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Thoracic Surgery

Thoracic Aneurysm

An aneurysm is a bulge in the artery wall. Weakened by atherosclerosis (hardening of the arteries), smoking, hypertension, or other causes, the vessel walls balloon outward with the pressure of the blood flow inside. If an aneurysm bursts, it can cause heavy, life-threatening internal bleeding. Other risks include blood clots (possibly leading to a heart attack or stroke) and leakage of blood.

Aneurysms can form in arteries throughout the body, but most occur in the aorta. Starting in the heart and continuing through the chest and abdomen to the legs, the aorta is the body's largest blood vessel. If the aneurysm occurs in the lower section of the aorta, it is known as an abdominal aortic aneurysm; if it occurs in the portion of the aorta in your chest, it is called a thoracic aortic aneurysm.

Aneurysms may expand slowly or quickly, or they may stay the same size for many years. They often develop without any warning signs. Sometimes, however, people experience symptoms from an aneurysm that can include:

  • A pulsing sensation in the abdomen
  • Stomach pain or tenderness
  • Back pain

A burst aneurysm is a medical emergency. Signs of a ruptured aneurysm include:

  • Sudden, intense pain in the abdomen
  • Dizziness
  • Sweating
  • Low blood pressure
  • Fast pulse

If an aneurysm is discovered, it will be monitored closely. Many remain small and never rupture. Large, fast-growing, leaking or painful aneurysms may require surgery. Surgery is performed immediately on aneurysms that threaten imminent rupture or that have already ruptured, although the procedure is less successful once the vessel has burst.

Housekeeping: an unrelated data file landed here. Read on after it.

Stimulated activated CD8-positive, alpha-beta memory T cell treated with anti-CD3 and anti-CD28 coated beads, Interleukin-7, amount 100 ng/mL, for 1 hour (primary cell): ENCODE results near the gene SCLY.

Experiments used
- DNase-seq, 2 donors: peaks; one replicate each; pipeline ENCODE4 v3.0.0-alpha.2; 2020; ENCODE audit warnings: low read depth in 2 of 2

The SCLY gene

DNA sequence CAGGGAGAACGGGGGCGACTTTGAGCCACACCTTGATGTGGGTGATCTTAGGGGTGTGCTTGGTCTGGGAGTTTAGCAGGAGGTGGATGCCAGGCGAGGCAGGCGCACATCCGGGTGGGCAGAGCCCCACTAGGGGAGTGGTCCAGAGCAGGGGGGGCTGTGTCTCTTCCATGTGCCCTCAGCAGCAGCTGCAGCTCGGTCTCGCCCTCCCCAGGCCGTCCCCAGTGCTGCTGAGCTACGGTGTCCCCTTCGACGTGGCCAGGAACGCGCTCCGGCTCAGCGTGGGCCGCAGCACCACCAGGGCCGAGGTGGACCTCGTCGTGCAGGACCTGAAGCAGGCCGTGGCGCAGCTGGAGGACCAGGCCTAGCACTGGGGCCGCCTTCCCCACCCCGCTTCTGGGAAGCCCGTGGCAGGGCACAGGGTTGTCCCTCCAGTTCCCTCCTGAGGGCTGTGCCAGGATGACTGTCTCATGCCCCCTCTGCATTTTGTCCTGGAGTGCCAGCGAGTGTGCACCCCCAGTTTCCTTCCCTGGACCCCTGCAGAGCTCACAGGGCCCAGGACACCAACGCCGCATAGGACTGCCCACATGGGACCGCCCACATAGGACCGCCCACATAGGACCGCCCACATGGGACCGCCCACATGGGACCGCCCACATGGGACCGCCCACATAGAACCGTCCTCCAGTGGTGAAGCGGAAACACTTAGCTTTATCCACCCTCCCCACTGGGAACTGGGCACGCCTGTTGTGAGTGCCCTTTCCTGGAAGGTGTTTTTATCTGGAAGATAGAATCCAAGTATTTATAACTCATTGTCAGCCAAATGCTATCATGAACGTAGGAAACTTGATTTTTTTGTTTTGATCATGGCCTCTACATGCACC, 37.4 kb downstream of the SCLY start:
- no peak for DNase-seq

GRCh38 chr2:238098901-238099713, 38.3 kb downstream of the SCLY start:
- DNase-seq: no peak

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Aortic Aneurysm Treatment

Aortic Endovascular Stent Grafting


In an endovascular stent-grafting procedure, a small metal cylinder called a stent is implanted in the artery to provide a strong new vessel wall. During the procedure, a thin tube called a catheter is guided up the aorta to the site of the aneurysm. A balloon on the end of the catheter helps fit the stent into place. Then the catheter is removed. The aneurysm generally shrinks around the stent as time passes.

For more information on stent grafting for aortic aneurysms, visit:

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Laparoscopic Surgery

Laparoscopic Appendectomy

Appendectomy is the removal of the appendix, a small organ that helps lubricate the colon. Appendectomy may be recommended when the appendix swells (appendicitis) or ruptures (potentially causing infection, abscess, intestinal blockage or sepsis). Symptoms of appendicitis include abdominal pain and tenderness, elevated temperature, nausea and vomiting.

In a minimally invasive appendectomy, an endoscope and a few surgical instruments are inserted through a series of small incisions so the appendix can be removed with less pain and a shorter recovery period than open surgery. The camera on the endoscope allows the surgeon to confirm the presence of appendicitis and perform the surgery without making a large incision. Patients can return home in as little as one day.